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Shakti Perspectives: Maneka 
What is the function of narrative and the way in which we teach it? As an educator, beginning to answer this question holistically is impossible without looking at it through the lens of power, identity and thus self-actualisation. 

All my students are children of the diaspora. Within them, exists a complex interplay between dual identities that they juggle and modify subconsciously given the demands and expectations of a particular context. However, the curriculum that they are to learn only presents a single narrative, a single truth; one through which they are rarely represented or considered beyond the projection of the white imagination.

What are the implications of this?

It means that my students rarely write creative stories with protagonists that look like them. It means when I ask them to write about their motherland, they often only write about war or violence; as though a postcolonial stereotype is the only version of themselves that they have to offer. It means that when they adopt a credible persona for an oral presentation, the imagined expert or person of power is a “John Smith” or a “Sue Brown”, never a name that sounds like theirs. But how could it be? They only project and replicate what they see; a limited and inaccurate view of the human experience.

It means that they are more willing to sacrifice aspects of their cultural identities within a system that doesn’t necessarily find much value in it, and thus more likely to reinforce these ideas towards other people of colour.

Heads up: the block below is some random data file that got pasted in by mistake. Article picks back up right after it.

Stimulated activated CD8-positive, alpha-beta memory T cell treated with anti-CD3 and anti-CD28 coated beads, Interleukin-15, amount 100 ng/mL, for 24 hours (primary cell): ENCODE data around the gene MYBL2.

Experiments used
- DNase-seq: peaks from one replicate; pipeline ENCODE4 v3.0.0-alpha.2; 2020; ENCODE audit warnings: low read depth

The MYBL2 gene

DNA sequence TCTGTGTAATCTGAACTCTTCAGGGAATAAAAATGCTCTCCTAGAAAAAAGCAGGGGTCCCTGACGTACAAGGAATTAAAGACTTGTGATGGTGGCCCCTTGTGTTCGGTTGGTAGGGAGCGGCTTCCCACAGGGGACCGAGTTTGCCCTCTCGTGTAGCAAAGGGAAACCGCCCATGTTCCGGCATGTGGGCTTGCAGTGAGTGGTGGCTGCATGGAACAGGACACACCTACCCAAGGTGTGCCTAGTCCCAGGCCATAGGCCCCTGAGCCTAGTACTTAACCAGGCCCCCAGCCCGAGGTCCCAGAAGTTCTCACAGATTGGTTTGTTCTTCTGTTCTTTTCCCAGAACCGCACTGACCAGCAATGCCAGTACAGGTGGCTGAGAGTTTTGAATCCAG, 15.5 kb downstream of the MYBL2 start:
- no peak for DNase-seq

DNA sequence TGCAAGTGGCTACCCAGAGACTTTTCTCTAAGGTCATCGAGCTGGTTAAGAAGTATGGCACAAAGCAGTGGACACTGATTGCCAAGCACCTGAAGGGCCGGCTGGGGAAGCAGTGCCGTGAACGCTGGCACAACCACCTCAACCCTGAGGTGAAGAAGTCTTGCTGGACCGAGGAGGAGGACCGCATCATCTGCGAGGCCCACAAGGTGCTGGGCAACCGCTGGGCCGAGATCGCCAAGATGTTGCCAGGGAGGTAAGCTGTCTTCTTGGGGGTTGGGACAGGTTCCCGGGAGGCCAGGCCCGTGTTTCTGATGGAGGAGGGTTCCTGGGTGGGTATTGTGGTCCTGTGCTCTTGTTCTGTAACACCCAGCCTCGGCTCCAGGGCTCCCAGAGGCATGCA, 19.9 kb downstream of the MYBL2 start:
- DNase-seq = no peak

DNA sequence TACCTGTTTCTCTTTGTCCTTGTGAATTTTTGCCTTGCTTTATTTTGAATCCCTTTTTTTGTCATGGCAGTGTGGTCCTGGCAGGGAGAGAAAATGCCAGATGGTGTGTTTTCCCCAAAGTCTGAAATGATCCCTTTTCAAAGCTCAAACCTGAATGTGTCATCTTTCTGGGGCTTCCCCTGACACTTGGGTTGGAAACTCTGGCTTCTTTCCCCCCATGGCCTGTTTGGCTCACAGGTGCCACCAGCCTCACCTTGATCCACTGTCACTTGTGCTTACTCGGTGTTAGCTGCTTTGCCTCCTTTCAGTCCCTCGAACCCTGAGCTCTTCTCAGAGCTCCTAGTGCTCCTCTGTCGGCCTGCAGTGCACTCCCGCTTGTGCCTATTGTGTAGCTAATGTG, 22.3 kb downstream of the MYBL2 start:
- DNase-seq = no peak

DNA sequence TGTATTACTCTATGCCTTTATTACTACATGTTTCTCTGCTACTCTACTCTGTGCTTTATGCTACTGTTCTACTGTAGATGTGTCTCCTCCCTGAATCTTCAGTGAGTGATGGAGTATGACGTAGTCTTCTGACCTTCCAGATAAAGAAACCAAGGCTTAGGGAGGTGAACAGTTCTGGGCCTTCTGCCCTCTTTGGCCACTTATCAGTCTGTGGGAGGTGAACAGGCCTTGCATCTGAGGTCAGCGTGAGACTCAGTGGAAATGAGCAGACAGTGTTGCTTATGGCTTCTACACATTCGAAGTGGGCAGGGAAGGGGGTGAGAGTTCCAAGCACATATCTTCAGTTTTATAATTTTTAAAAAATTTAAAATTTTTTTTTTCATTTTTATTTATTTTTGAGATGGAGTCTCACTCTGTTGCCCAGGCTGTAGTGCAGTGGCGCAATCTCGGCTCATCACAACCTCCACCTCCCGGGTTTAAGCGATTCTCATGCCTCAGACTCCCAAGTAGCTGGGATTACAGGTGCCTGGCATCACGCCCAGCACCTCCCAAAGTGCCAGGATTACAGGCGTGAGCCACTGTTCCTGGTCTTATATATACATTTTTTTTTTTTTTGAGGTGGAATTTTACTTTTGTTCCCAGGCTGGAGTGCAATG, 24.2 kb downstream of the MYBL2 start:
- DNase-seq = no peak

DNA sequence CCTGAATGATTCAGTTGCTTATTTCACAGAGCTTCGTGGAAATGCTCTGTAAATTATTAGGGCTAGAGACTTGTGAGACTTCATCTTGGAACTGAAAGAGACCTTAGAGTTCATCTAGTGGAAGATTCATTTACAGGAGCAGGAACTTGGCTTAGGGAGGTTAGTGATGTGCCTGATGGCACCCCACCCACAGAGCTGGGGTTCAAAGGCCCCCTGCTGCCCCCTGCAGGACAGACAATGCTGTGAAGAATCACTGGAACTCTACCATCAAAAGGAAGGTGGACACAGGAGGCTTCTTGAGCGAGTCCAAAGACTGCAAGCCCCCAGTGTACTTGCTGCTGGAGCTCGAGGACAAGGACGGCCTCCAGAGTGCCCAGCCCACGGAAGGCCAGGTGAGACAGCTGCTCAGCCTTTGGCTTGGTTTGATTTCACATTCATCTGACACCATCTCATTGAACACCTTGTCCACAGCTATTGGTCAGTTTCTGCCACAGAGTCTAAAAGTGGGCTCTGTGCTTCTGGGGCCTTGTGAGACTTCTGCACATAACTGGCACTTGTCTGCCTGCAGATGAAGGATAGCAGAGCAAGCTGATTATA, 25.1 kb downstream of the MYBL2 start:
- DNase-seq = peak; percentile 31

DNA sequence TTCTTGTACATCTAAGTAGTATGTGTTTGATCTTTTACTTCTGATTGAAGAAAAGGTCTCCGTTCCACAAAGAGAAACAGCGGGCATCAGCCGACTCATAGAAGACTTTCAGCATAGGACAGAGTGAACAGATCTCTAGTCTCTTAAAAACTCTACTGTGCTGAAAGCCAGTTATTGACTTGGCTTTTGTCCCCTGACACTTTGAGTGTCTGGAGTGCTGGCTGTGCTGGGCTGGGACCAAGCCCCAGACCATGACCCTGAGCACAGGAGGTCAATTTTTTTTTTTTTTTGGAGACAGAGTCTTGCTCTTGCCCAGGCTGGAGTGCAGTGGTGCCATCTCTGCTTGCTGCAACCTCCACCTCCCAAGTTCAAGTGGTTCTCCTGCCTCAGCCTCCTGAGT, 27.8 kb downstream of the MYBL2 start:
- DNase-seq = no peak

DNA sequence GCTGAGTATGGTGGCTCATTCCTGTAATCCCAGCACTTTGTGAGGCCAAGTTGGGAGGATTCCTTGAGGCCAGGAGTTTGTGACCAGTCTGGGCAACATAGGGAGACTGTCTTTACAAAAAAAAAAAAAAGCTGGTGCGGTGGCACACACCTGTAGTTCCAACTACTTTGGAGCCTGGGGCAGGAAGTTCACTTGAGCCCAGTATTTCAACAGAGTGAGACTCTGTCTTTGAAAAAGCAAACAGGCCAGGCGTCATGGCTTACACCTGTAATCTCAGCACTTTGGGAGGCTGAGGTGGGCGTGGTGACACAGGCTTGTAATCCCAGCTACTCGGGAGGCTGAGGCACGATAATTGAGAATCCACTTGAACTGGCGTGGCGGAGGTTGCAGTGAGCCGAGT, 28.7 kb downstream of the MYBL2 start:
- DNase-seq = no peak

So when we talk about “decolonising” the curriculum, we don’t just mean adding in texts about slavery, oppression and navigating poverty. We mean adding in perspectives that reflect the history and knowledge that came before that. If we are to attribute Pythagorus to his theorem, why do we not credit Brahmagupta to the quadratic equations used in schools every day? Students should not just learn about the white men of the Enlightenment era, they should also learn of the black voices that prompted it. We should not just teach students about Greek philosophy without considering the Egyptian influences that allowed for it. We cannot teach Australian history without the inception; the custodians of this land who are arguably the earth’s oldest living civilisation. 

Learning a more diverse history makes us understand our present world a lot better. It allows us to consider how we got here, the mistakes that we have made and varying trajectories we can imagine for the future.

And for my students, it means they are able to imagine themselves as the protagonists of their own stories. It means that they do not subconsciously equate whiteness with prestige. That they do not figuratively shrug their shoulders when their names are mispronounced. It means they can consider their culture as not just an elective, but a necessary component of their education. It means they consider themselves not part of a minority, but part of a vast history that stretches far beyond the last 500 years of modern history.

It means that they can consider themselves powerful even if they do not sacrifice or compromise their identity for white approval. That they see themselves as necessary, important and imperative, just as they are. 

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